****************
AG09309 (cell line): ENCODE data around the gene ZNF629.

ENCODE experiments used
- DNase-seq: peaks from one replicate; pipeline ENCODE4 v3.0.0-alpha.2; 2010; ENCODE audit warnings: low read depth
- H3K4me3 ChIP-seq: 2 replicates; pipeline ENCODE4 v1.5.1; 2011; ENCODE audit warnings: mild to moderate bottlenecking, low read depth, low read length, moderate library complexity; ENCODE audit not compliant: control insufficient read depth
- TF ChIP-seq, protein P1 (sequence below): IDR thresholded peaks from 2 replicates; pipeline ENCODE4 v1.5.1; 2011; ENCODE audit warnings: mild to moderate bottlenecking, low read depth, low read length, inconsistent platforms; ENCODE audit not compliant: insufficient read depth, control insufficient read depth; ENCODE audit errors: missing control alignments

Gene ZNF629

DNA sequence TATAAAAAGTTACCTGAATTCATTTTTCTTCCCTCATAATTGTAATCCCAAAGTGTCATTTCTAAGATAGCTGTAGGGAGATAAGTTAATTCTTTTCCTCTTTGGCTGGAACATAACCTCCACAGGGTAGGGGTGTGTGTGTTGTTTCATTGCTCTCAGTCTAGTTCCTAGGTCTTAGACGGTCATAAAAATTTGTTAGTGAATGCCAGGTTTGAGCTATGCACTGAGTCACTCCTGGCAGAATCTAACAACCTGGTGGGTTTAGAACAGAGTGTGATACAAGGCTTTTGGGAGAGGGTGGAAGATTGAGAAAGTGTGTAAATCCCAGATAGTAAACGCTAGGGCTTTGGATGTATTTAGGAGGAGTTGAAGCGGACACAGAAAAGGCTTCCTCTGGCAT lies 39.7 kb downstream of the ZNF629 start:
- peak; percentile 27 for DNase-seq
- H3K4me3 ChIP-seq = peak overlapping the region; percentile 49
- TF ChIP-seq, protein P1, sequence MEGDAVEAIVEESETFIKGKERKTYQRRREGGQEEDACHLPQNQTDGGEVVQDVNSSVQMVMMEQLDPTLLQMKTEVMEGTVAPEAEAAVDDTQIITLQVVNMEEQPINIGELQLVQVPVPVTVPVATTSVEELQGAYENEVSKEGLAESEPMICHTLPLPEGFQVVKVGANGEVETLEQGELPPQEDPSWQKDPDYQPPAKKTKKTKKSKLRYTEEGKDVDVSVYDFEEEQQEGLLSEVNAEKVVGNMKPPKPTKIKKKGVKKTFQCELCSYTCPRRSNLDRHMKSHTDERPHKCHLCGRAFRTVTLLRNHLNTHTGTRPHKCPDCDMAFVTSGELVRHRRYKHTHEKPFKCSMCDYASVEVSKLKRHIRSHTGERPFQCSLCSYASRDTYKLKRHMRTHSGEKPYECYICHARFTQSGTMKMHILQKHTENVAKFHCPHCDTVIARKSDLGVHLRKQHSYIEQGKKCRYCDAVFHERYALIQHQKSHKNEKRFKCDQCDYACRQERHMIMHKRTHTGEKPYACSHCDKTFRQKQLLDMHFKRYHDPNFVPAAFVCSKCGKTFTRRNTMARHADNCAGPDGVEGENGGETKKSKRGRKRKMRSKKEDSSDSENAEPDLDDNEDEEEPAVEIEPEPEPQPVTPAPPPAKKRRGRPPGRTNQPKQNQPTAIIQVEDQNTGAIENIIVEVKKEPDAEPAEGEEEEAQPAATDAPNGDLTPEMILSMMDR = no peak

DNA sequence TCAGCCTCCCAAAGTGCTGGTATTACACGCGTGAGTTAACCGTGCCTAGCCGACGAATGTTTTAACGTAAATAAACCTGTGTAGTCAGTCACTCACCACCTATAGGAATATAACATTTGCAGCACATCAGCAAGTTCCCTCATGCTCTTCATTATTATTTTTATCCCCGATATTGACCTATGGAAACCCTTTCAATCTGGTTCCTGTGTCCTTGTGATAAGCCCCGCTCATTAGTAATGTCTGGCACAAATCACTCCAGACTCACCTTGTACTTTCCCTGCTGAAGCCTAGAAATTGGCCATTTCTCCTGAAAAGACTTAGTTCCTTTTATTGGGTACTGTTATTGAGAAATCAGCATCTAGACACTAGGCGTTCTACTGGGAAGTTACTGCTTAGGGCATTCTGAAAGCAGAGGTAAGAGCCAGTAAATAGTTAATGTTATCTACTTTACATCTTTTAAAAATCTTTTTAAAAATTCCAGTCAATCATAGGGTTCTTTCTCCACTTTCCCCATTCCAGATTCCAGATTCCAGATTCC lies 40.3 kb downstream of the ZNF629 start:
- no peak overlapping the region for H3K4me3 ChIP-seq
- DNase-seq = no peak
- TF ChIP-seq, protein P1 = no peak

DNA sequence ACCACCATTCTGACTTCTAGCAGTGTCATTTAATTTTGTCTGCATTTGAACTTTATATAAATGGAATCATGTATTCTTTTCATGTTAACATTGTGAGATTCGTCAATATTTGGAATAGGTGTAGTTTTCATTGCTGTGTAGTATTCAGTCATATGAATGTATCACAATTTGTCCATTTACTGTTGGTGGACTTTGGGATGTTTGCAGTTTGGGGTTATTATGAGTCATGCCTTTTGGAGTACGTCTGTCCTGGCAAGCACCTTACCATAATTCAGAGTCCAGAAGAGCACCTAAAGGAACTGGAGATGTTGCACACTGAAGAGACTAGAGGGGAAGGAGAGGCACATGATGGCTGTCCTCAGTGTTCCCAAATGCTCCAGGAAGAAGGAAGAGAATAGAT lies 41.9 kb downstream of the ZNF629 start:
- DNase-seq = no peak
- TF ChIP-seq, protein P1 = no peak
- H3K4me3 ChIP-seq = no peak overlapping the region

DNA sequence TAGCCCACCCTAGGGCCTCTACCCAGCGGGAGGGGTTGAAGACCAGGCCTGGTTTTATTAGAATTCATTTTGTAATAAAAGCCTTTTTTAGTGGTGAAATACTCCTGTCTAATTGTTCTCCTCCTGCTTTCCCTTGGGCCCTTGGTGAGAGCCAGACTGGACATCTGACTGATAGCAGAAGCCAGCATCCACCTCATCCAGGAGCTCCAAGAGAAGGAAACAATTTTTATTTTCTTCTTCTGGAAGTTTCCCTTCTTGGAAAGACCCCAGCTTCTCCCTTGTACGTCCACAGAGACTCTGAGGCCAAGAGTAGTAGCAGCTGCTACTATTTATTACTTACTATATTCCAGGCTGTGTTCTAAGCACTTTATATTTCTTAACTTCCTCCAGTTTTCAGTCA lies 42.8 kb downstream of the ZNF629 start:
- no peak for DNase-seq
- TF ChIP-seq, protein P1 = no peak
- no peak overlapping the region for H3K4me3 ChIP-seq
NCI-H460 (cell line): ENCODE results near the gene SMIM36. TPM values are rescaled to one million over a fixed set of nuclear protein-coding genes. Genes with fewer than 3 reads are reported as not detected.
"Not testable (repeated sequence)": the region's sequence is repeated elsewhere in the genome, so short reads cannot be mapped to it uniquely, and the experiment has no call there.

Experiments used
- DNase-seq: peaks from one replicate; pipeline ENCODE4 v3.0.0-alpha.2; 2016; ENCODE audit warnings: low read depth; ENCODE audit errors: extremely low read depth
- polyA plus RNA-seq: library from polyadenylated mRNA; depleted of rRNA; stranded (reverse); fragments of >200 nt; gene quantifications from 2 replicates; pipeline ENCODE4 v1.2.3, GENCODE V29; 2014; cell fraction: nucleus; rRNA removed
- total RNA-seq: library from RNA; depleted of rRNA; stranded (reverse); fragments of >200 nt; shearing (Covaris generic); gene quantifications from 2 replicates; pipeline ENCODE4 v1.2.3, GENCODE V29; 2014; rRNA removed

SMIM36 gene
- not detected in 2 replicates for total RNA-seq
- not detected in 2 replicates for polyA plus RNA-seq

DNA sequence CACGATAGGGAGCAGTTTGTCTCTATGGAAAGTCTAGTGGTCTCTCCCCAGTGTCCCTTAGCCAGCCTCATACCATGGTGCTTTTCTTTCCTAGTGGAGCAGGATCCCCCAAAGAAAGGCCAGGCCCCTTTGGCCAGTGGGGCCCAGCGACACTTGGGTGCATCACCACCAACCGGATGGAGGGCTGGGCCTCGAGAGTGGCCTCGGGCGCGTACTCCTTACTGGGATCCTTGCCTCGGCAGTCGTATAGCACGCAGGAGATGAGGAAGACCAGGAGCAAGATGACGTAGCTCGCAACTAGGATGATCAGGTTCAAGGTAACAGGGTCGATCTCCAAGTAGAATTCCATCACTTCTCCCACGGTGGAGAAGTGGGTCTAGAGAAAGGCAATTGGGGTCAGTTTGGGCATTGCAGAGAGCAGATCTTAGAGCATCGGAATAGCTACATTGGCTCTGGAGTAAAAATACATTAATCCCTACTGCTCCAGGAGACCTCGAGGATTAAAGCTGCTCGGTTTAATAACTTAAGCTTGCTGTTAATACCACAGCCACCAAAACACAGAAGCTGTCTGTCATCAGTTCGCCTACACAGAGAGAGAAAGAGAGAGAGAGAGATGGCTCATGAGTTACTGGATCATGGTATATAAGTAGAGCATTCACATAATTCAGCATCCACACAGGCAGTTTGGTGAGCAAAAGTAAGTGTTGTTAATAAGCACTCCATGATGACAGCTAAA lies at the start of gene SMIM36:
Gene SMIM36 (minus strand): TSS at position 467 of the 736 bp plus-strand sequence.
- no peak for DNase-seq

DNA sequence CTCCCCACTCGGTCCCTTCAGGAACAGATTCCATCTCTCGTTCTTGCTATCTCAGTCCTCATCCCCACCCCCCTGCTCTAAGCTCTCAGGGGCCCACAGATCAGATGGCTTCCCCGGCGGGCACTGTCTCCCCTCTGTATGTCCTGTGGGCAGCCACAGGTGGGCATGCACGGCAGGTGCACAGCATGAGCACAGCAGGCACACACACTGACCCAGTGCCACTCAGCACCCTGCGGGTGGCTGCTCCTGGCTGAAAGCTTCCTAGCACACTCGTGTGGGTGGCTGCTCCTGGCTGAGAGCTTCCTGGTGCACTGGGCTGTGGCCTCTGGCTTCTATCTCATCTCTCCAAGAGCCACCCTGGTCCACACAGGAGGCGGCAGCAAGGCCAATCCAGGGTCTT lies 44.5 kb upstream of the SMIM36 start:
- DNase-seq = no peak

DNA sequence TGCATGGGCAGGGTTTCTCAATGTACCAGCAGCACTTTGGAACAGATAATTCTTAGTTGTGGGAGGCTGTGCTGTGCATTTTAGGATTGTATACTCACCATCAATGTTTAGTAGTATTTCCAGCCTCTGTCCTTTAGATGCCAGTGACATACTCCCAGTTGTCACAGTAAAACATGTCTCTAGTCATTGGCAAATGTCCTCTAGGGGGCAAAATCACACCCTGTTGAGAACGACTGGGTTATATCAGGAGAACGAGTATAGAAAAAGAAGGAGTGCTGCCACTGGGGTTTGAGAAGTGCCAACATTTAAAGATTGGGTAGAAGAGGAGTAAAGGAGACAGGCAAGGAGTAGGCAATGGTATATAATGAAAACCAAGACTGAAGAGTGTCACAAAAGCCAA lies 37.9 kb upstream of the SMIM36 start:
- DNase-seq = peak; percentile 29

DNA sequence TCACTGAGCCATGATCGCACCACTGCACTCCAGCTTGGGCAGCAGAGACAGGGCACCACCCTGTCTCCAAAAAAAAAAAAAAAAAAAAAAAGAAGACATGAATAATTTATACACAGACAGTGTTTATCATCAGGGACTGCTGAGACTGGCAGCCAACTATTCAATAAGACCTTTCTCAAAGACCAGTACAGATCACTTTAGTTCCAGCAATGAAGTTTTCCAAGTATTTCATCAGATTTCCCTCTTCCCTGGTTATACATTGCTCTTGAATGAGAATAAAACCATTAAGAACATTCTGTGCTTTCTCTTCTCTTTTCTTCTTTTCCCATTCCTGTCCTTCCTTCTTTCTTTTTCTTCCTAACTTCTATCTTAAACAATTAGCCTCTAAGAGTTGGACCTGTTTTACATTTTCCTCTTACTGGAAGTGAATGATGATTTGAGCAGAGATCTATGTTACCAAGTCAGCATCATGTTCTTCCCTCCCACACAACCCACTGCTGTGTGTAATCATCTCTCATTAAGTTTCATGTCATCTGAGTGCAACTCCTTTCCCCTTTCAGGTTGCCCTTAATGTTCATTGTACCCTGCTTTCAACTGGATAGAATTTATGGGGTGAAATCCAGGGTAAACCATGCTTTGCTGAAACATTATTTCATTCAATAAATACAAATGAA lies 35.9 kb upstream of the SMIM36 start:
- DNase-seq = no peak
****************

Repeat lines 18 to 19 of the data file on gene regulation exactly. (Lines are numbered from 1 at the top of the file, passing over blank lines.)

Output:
- H3K4me3 ChIP-seq = no peak overlapping the region

DNA sequence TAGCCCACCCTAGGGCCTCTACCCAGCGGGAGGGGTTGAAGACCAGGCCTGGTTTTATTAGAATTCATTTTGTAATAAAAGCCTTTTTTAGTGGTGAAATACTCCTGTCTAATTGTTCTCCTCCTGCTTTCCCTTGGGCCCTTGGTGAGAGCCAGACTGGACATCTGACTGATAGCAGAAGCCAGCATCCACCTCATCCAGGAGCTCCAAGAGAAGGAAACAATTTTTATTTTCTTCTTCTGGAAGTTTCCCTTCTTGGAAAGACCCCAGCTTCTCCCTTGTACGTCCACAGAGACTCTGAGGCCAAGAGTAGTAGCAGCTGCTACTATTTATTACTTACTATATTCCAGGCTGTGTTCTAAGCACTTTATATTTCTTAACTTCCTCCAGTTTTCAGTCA lies 42.8 kb downstream of the ZNF629 start: